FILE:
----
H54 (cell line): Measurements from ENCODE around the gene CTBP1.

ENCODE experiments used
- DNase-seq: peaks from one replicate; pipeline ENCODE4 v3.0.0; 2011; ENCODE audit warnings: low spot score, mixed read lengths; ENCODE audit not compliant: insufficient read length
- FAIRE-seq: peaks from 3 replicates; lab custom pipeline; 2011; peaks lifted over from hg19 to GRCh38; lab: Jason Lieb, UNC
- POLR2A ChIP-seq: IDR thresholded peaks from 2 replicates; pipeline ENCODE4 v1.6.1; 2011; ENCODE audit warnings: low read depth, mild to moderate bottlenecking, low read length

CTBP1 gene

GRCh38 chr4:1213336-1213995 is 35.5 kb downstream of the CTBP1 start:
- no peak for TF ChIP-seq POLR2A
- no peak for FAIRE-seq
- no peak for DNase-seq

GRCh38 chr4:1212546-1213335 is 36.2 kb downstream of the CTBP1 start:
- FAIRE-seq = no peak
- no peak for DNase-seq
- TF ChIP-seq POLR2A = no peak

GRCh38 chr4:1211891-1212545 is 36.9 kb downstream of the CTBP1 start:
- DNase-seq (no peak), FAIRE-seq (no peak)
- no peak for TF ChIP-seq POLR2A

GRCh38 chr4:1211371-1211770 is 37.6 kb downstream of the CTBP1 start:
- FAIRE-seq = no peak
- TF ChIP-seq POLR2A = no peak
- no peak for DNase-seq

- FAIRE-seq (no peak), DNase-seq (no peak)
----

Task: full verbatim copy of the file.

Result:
H54 (cell line): Measurements from ENCODE around the gene CTBP1.

ENCODE experiments used
- DNase-seq: peaks from one replicate; pipeline ENCODE4 v3.0.0; 2011; ENCODE audit warnings: low spot score, mixed read lengths; ENCODE audit not compliant: insufficient read length
- FAIRE-seq: peaks from 3 replicates; lab custom pipeline; 2011; peaks lifted over from hg19 to GRCh38; lab: Jason Lieb, UNC
- POLR2A ChIP-seq: IDR thresholded peaks from 2 replicates; pipeline ENCODE4 v1.6.1; 2011; ENCODE audit warnings: low read depth, mild to moderate bottlenecking, low read length

CTBP1 gene

GRCh38 chr4:1213336-1213995 is 35.5 kb downstream of the CTBP1 start:
- no peak for TF ChIP-seq POLR2A
- no peak for FAIRE-seq
- no peak for DNase-seq

GRCh38 chr4:1212546-1213335 is 36.2 kb downstream of the CTBP1 start:
- FAIRE-seq = no peak
- no peak for DNase-seq
- TF ChIP-seq POLR2A = no peak

GRCh38 chr4:1211891-1212545 is 36.9 kb downstream of the CTBP1 start:
- DNase-seq (no peak), FAIRE-seq (no peak)
- no peak for TF ChIP-seq POLR2A

GRCh38 chr4:1211371-1211770 is 37.6 kb downstream of the CTBP1 start:
- FAIRE-seq = no peak
- TF ChIP-seq POLR2A = no peak
- no peak for DNase-seq

- FAIRE-seq (no peak), DNase-seq (no peak)